- Format: Hardcover
- ISBN: 978-0-7190-8454-6
- Pages: 224
- Publisher: Manchester University Press
- Price: £80.00
- Published Date: September 2011
- BIC Category: Literature, Literary theory, LITERARY CRITICISM / Modern / General, LITERARY CRITICISM / Semiotics & Theory, Literature & literary studies / Literary studies: fiction, novelists & prose writers, Literature & literary studies / Literary theory
- Series: New Ethnographies
This book represents the first anthropological study of fiction reading and the first ethnography of British literary culture. It is the outcome of long-term engagement with a set of solitary readers who belong to a single literary society. These men and women celebrate the works of the now often forgotten twentieth century novelist & nature writer Henry Williamson (note: this is not a biography or critical study of the works of a single author). Attention falls on the outcomes of the event of reading, on the agencies that readers identify in the vicinity of literature and on the kinds of literary artefacts (books, land & pasts) these claims reveal. Williamson readers took my inquiries as an invitation to reflect upon the nature of persons and human communication, the form and ownership of mental states, history and the causes of conflict, memory, home, familial relations, the changing state of the British environment and the uses of creativity. While the approach of the book is distinctly anthropological, it operates at the margins of several disciplines, contributing to debates in literary criticism and reception theory, in the history of the book and history of reading, in sociology of literature and cultural studies. In addition to offering an anthropological perspective on a subject traditionally dominated by other disciplines, the book aims to open and extend existing discussion about the relationship between anthropology and literature. It calls for the emergence of approaches grounded not just in textual analysis but also critically in ethnographic interventions with specific literary subjects and literary fields.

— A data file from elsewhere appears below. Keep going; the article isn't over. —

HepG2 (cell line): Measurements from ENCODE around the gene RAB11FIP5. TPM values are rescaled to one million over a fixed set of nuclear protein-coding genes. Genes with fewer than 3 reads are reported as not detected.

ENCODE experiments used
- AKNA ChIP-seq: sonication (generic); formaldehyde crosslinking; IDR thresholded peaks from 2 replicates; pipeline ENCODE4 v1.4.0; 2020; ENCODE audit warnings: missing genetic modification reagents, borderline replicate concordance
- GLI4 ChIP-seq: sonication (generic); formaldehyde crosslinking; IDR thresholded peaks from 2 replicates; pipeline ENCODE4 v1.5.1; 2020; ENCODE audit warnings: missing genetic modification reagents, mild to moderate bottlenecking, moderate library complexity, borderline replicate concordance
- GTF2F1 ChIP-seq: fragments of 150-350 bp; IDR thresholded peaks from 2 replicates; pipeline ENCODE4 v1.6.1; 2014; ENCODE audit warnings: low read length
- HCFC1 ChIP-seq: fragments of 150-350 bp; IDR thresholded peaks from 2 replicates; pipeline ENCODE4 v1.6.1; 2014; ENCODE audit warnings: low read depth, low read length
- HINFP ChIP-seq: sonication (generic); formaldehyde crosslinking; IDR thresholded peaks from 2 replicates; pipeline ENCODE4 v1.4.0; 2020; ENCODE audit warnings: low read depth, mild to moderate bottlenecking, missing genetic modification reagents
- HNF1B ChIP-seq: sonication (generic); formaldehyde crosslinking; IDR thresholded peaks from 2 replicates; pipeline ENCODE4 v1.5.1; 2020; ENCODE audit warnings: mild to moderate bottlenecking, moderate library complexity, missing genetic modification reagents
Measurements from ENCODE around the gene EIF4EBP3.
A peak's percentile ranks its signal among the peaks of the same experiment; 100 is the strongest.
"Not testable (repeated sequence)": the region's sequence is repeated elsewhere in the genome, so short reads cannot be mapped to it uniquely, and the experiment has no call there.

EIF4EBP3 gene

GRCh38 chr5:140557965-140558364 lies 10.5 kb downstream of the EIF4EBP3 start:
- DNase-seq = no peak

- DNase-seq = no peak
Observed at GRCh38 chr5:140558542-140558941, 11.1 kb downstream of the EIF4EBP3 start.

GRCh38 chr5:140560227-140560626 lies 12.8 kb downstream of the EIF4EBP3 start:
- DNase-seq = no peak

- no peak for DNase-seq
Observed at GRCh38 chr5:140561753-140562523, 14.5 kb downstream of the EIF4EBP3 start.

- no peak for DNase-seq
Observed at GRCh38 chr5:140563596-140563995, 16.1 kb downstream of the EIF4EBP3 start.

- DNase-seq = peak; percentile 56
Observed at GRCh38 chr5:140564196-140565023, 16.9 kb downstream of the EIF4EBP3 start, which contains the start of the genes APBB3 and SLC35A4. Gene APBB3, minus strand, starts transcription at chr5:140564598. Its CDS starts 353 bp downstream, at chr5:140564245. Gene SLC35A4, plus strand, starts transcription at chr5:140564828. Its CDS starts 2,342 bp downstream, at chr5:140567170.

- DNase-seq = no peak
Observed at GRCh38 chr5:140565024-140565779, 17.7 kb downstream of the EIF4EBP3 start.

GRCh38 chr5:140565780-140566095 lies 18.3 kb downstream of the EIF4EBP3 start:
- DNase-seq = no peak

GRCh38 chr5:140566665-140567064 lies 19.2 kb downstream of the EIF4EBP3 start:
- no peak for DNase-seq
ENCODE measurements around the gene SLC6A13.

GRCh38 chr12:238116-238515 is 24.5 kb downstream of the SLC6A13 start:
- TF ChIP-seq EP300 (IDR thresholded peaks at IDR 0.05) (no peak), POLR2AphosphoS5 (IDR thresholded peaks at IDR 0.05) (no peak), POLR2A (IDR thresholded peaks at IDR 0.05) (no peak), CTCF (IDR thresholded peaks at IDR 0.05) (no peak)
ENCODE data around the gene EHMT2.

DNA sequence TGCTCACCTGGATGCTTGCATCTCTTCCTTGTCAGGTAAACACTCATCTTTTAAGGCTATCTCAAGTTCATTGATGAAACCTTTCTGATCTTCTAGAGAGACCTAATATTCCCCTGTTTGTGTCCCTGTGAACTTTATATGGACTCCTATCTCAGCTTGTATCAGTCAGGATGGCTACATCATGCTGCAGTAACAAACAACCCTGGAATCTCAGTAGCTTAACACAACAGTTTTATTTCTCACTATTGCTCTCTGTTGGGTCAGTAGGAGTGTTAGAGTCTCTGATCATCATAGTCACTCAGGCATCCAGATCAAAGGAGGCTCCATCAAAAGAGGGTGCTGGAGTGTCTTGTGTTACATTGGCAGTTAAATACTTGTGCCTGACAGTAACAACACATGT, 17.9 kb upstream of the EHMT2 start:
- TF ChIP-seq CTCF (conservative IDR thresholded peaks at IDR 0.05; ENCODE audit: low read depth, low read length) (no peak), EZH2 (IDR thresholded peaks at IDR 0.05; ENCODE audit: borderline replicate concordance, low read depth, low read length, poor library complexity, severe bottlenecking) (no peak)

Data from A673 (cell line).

"In Adam Reed's highly original book, based on over a decade of active involvement with the Henry Williamson Society, reading clearly works as an ethnographic object, allowing him also to engage with many ongoing academic debates."
"Reed contributes to debates not only on literacy, but also on nature ontologies, social memory, sense of place and material culture among others."
Reed's capacity to identify variety and imagination where one expects merely the middlebrow will inspire interested undergraduates and advanced researchers alike.
Literature and Agency is a thought-provoking ethnography focusing on art, creativity, the mediation of agency in the context of literacy practices and British society.
Part One: Books
Part Two: Land
Part Three: Pasts
Adam Reed is a Senior Lecturer in the Department of Social Anthropology, University of St. Andrews.